We’re all connected to the materials and objects around us. How we interact with our environment can make a positive difference for the future we share.
Art does not have a great track record with this, traditionally. There is a lot of potential for waste and harmful materials when making, shipping and showing artwork. Unsafe (but beautiful) pigments, single use (but effective) plastic packaging, and the fuel used to transport people and art for one international art fair are a few of the issues I struggle with in my own studio practice. While I alone can’t change all of that, I do try to limit my individual footprint.
I feel closest to this goal when I re-tool, re-use, and experiment with how I use materials in the studio. That might mean building custom stretcher frames from trees I helped plant, exploring recycled canvases, or mixing my own inks. I try to use this same approach when shipping my paintings and prints.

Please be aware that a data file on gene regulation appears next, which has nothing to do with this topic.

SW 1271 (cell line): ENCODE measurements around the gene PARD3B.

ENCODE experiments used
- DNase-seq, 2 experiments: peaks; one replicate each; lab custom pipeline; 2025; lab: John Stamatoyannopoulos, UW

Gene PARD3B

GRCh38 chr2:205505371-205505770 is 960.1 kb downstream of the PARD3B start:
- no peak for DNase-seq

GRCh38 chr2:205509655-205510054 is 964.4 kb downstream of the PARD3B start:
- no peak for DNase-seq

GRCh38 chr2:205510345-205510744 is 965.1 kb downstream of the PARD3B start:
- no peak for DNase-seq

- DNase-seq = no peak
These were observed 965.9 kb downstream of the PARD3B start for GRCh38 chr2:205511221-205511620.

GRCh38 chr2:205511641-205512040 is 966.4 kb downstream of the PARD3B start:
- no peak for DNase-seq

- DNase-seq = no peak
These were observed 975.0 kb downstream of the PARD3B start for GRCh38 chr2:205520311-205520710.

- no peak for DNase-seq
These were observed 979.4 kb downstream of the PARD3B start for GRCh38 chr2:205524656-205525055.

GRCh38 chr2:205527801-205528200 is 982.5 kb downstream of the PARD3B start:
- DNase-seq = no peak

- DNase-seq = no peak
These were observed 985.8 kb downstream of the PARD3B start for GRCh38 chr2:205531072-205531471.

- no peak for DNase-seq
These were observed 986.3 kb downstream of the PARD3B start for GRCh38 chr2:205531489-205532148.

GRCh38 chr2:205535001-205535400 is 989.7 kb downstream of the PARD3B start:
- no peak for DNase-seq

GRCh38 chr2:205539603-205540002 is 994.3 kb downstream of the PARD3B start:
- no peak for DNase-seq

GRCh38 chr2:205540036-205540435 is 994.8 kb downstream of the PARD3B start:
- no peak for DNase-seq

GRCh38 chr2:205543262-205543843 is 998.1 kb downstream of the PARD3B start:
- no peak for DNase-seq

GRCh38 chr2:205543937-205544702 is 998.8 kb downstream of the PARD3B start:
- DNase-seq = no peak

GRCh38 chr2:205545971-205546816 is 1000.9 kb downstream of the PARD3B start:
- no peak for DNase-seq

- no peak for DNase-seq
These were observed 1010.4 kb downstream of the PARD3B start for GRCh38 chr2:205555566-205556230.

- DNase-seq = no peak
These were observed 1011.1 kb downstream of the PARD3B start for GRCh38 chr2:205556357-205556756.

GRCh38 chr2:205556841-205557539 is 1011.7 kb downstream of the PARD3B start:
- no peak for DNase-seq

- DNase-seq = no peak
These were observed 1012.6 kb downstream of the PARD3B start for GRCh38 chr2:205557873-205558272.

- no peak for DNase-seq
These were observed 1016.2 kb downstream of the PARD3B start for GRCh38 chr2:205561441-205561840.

When appropriate, I build custom shipping boxes by hand from recycle-able cardboard. And although larger paintings often need art handlers to move, considering the weight of the materials upfront allows me to help reduce the overall shipping costs and footprint an artwork will have over its lifetime.
And If you’re ever curious about how your painting will arrive and what the environmental footprint will be, please reach out to me.
Below are examples of a studio-made custom crate for smaller paintings along with the cardboard slipcovers used for moving larger work.